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Craig Cole Threatens Libel Suit

Craig Cole, the local face for plans to build the Gateway Pacific Terminal coal port at Cherry Point, sent a letter on February 5 to the Whatcom Watch threatening a libel lawsuit unless the monthly newspaper prints a correction or retraction of a story that appeared in the January issue. What article could provoke such a reaction? Sandra Robson wrote an article titled What Would Corporations Do? Native American Rights and the Gateway Pacific Terminal. The article does not mention Mr. Cole.

News of this lawsuit has been circulating for a couple weeks now, confidentially, among local political insiders. It is time the public knew. I have tried several means to actually read the four page letter - but have been denied. However, the facts have been corroborated from several sources having first hand knowledge of the situation.

The January Whatcom Watch article pointed to an effort by local extreme-right groups to attack the Lummi Nation and marginalize their efforts to prevent the coal port from being built. Cole objected to being connected to these efforts. Which he wasn’t. The article suggested that large corporations often secretly engage local extremist groups to do their dirty work for them and this must be where Cole has taken exception, as he is the local contact for the coal port.

Whatcom Watch Editor Richard Jehn was willing to talk about the issue once I confronted him with knowledge of it, but has strongly requested that no reporting be done on the issue. The board of directors for the Watch have apparently consulted a Seattle attorney who has delayed giving them advice. I was told last week that by Friday the attorney would advise, but it was delayed until Monday, and now has been delayed again until later this week.

In a baffling turn of events, Cole has apparently asked Tim Johnson of the Cascadia Weekly to arbitrate the issue and convince the Watch to print a retraction - a retraction that Cole would write. As of this date, the Bellingham Herald has not reported on this developing situation.

We have seen the effects of big money on politics and corporate media, and now those long arms are reaching into our local media – using lawsuits to intimidate or bully local citizen journalists away from vigorously reporting what is happening. Indeed, it has been working! The folks at the Whatcom Watch are stuck in a defensive crouch over this threat. The Watch has no money and Mr. Cole has some of the largest corporations in the country behind him. It seems unlikely Cole would send such a letter without the backing and encouragement of his corporate clients.

If large corporations are trying to silence local reporting, citizens should know. My thinking is that Ms Robson and the Whatcom Watch were getting close to the truth of what is going on and this is a classic corporate effort to silence them.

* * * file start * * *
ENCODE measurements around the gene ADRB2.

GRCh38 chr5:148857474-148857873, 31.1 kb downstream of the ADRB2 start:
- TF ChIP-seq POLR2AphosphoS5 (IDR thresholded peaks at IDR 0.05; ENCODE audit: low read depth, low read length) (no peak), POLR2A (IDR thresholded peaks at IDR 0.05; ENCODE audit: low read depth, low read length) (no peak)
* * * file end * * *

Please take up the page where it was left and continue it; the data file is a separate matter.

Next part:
About John Servais

Writer • Fairhaven, Washington USA • Member since Feb 26, 2008

John started Northwest Citizen in 1995 to inform fellow citizens of serious local political issues that the Bellingham Herald was ignoring. With the help of donors from the beginning, he has [...]

Comments by Readers

Tip Johnson

Feb 19, 2014

I think we all know the extent of nascent anti-indian sentiment that exists in Whatcom County.  We will see how it works under the new Herald Facebook commenting interface, but many will remember that under their earlier anonymous troll posting paradigm, every article about tribal issues or achievements was routinely lambasted with some of the most awful stuff imaginable, stuff so bad it had to be moderated out in volumes never seen with other issues.

Whether it be the millions of gallons of water GPT will have to apply daily to prevent the cole pile from igniting, or the threat they present to the struggling Cherry Point herring population, or the Lummi burial grounds they already started and presumably want to finish bulldozing, I can think of no one with more incentive to stir these sentiments up.

This doesn’t mean they did.  It just means it’s not unlikely that they might have had a hand in it.  As John points out, Craig Coal perhaps “doth protest too much, methinks.”

John, I am sending over two documents of notes that were channeled through an intermediary to me from an attendee at the CERA/CERF conference at Lakeway Inn last year.  There is information on the presenters and notes on what they had to say.  It’s not exhaustive and I’ll let you decide what to do with it, but a main presenter brings up coal and there are plenty of folks to background for possible affiliation with GPT.